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The Story of an hour by Kate Chopin Summary

Introduction:

“The Story of an hour” written by Kate Chopin is a depiction of awareness of a true sense of freedom and individuality. However, this freedom is just in the imagination of the character. The sense of freedom is never seen critically as it can be by the readers of this story.

Summary:

A husband is reported dead in a train accident. Wife’s sister is afraid to tell her the news but she manages to inform her. The wife, Louise, at first, feels shocked and sadness but then a different feeling starts overcoming her. After a while, she realized that these feelings are not at all associated with sadness, rather it is the excitement of freedom and independence and a sense of a new life in front of her. The way she says, “Free!” to herself imply her enthusiasm for living a new life with full freedom. She was deep in her thoughts of independence and her happiness that her husband, Brentley, reappears. This reappearance kills wife’s joy which ultimately becomes the cause of her death too. The story consists of an irony which lies in the death of the wife by “the heart disease of joy that kills” (Chopin).

Do women feel free when their husbands die?

This question can be raised from reading “The Story of an hour.” But this has a two-way answer; it can be a yes or a no. It obviously depends upon the type of marital relationship. But in the story, Kate Chopin has asserted upon the fact that all the marital relationships are to some extent domineering. And this dominating nature of marital ties is not limited to only one party. Instead, it can be true for both the partners as Louise thinks, “There would be no powerful will bending hers in that blind persistence with which men and women believe they have a right to impose a private will upon a fellow-creature” (Chopin). Louise considers herself free and independent in all aspects. Her body and soul both will be free from anyone’s control or influence. “Free! Body and soul free!” she kept whispering (Chopin). This instance clearly depicts the happiness and excitement of the wife when she comes to know about her husband’s death. But it does not mean that Louise had a bad experience with Brentley, or she liked someone else and hated her husband. She knew that she would weep again when she saw the kind, tender hands folded in death; the face that had never looked save with love upon her, fixed and gray and dead” (Chopin). Though Louise had no issues with her husband, she still felt that sense of freedom upon his death. This is due to that deliberate control of a partner in another’s life when two people are meant to be married. Same was the case with Louise.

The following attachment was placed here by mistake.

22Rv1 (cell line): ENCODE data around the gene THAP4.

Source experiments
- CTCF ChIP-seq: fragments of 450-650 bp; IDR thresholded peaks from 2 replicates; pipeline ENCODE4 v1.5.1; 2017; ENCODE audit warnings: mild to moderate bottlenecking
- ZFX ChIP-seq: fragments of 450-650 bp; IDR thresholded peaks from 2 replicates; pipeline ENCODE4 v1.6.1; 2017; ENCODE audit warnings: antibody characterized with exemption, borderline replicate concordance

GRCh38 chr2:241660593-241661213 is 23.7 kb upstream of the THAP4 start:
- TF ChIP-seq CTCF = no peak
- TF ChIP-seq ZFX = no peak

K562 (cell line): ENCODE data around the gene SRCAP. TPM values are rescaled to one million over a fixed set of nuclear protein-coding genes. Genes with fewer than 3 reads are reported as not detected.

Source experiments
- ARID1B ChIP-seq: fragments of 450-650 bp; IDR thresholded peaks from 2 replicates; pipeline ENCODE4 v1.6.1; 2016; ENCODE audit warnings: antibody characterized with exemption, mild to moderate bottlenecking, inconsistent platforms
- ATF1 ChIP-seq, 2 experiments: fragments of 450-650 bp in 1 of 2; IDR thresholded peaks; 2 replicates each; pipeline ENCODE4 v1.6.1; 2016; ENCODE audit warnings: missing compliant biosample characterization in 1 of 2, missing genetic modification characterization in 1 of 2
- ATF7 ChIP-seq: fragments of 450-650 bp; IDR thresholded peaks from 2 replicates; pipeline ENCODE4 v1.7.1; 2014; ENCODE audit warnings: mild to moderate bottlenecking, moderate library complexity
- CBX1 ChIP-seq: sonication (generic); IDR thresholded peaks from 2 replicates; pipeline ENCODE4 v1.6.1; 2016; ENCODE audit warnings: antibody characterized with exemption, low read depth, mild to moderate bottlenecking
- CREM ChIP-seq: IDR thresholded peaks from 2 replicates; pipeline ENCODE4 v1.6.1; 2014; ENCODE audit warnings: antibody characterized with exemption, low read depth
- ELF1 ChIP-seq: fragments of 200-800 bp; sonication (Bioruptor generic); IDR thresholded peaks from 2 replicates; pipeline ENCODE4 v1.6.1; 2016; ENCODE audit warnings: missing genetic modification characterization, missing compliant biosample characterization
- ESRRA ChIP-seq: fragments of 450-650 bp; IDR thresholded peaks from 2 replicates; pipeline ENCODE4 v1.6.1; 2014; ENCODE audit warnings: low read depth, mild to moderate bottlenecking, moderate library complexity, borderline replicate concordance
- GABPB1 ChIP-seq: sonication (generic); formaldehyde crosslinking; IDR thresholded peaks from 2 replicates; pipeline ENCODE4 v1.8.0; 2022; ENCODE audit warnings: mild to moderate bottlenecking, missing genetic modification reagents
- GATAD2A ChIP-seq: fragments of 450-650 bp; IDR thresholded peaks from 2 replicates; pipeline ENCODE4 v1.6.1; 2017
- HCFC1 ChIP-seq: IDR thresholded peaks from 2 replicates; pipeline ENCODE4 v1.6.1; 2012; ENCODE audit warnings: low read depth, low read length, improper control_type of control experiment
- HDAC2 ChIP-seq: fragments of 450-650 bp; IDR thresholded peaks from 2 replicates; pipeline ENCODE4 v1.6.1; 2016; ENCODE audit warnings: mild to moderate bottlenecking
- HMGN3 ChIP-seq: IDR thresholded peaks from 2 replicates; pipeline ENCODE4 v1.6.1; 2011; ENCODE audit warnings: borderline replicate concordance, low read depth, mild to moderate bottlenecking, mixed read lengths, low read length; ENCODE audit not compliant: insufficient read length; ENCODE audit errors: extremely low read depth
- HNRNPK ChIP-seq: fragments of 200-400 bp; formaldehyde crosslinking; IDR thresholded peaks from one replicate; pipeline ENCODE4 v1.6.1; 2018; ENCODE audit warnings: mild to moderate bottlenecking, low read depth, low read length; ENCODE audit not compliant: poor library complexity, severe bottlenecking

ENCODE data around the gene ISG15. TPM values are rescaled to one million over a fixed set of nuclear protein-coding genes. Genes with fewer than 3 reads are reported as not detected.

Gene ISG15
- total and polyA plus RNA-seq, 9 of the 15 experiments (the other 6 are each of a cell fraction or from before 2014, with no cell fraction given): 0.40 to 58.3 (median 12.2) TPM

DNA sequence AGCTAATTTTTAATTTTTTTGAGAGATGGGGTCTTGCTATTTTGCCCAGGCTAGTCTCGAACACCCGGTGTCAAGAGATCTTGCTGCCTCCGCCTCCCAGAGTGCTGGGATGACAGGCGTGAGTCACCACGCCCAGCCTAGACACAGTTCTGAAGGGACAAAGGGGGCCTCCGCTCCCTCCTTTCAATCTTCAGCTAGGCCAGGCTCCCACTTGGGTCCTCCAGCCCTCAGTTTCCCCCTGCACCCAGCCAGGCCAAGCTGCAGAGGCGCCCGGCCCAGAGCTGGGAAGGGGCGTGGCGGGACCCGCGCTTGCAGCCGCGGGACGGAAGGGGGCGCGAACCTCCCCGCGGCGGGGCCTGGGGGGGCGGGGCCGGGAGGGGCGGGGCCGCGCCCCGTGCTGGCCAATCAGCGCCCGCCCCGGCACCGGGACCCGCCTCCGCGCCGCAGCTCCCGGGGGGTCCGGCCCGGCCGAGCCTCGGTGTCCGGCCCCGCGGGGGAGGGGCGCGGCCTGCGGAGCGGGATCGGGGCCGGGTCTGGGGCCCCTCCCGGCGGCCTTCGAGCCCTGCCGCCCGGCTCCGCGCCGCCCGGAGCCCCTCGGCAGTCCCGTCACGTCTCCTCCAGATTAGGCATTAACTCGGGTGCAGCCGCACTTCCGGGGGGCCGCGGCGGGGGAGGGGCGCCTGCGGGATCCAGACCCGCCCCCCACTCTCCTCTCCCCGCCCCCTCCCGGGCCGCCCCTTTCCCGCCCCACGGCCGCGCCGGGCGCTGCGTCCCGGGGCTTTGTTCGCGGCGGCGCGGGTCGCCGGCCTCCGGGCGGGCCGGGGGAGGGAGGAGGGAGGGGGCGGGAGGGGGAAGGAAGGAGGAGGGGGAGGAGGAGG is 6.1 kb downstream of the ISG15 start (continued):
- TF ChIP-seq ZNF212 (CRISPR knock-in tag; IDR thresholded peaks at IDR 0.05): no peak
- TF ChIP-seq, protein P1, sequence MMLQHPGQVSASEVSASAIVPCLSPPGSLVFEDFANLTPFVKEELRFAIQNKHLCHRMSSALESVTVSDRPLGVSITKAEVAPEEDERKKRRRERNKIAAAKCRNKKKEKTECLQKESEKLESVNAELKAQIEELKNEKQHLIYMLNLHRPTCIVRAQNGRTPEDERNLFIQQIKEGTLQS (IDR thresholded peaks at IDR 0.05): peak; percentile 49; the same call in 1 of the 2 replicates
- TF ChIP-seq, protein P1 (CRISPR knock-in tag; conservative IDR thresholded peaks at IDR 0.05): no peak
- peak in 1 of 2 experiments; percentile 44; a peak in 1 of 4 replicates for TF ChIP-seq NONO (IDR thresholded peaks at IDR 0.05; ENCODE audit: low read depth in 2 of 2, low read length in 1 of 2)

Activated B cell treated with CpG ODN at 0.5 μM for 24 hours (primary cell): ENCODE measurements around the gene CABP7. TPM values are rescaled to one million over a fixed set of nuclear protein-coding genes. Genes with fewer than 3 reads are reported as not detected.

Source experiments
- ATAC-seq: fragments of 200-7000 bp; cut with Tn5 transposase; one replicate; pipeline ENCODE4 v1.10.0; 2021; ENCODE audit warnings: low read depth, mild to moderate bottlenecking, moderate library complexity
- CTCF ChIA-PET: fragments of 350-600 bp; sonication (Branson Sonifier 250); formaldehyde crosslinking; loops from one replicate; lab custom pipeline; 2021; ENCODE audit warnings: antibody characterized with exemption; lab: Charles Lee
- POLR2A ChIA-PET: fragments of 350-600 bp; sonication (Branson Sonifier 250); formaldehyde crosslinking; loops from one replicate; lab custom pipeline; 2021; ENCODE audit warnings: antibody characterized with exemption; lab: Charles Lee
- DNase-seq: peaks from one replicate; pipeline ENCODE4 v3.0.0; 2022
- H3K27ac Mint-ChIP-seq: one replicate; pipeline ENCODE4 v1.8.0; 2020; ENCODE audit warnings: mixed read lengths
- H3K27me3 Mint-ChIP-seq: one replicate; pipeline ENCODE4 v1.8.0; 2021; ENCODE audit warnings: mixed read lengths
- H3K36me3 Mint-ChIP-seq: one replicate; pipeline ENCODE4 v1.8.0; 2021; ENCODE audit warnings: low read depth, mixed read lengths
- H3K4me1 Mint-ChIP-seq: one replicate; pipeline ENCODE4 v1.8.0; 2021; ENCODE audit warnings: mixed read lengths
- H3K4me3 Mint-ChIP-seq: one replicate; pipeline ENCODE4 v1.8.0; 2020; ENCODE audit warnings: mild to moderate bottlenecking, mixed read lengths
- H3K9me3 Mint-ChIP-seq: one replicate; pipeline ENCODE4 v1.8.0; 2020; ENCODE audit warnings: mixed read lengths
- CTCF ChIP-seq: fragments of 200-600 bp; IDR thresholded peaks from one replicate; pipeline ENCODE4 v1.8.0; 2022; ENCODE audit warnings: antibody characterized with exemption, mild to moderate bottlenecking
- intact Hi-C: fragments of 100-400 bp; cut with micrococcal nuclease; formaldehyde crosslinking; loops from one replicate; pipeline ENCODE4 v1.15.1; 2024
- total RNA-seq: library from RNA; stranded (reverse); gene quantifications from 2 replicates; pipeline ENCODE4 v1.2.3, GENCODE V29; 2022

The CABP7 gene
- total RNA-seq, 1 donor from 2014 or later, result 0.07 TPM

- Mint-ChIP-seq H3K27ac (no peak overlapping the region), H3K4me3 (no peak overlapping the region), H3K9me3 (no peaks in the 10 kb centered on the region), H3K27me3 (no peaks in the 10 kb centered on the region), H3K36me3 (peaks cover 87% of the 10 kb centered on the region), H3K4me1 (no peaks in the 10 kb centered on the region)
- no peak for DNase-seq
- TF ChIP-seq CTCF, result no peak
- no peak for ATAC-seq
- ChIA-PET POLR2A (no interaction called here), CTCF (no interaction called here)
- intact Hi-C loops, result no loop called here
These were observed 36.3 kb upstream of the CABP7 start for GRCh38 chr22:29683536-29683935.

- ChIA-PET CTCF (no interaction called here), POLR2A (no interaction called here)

The negative view of marriage:

The happiness of a wife upon her husband’s death is often seen as a negativity. In the society, nobody thinks the other way round that maybe the husband would have been a bad person due to which the wife is showing such sentiments. In “The Story of an hour” this negative image related to marriage can be seen. Due to this thought of being perceived as wrong or negative, Louise understands that her feelings of excitement must remain hidden. A kind intention or a cruel intention made the act seem no less a crime as she looked upon it in that brief moment of illumination (Chopin). The death of Louise also takes place as she saw her freedom and happiness shattering away by the reappearance of her husband which was the evidence of her extreme joy.

The absence of love and affection:

In this marriage, the presence of love and affection is also doubtful. Louise is unable to comprehend whether she really loved him. And yet she had loved him—sometimes. Often she had not (Chopin). But now this comprehension is of no use. She was just immersed in the thoughts of being free and prayed that her life is long enough to enjoy this freedom.

We can say that marriages devoid of love and affection lead to happiness and freedom when the other partner goes away. Such marriages are mostly taken as a burden on shoulders on both the partners. They use the tool of doing compromise in order to keep living together.

Conclusion:

Thus we can say that the ties of marriage are not only felt for a husband or the wife alone. Rather, it can be restricting for both of them. It’s not about that a woman feels happy when her husband dies, the opposite can also take place. The story does not depict this happiness to be the cause of some negativities in the characters of Louise or Brentley. Rather, it’s just about getting rid of that control or dependence which she felt in his presence. Therefore, after Brentley’s death news, she prepared herself for the new free life. The concept can be perceived as negative by the narrow-minded people of the society who do not consider woman’s feelings important, and some can take it to the level of feminism. Hence the question “Do women feel free when their husbands die?” is not applicable to all the marital relations and can be applied the other way round.

Works Cited

“The Story of an Hour Themes.” LitCharts, www.litcharts.com/lit/the-story-of-an-hour/themes.

Chopin, Kate. The story of an hour. Blackstone Audio, 2013.

 

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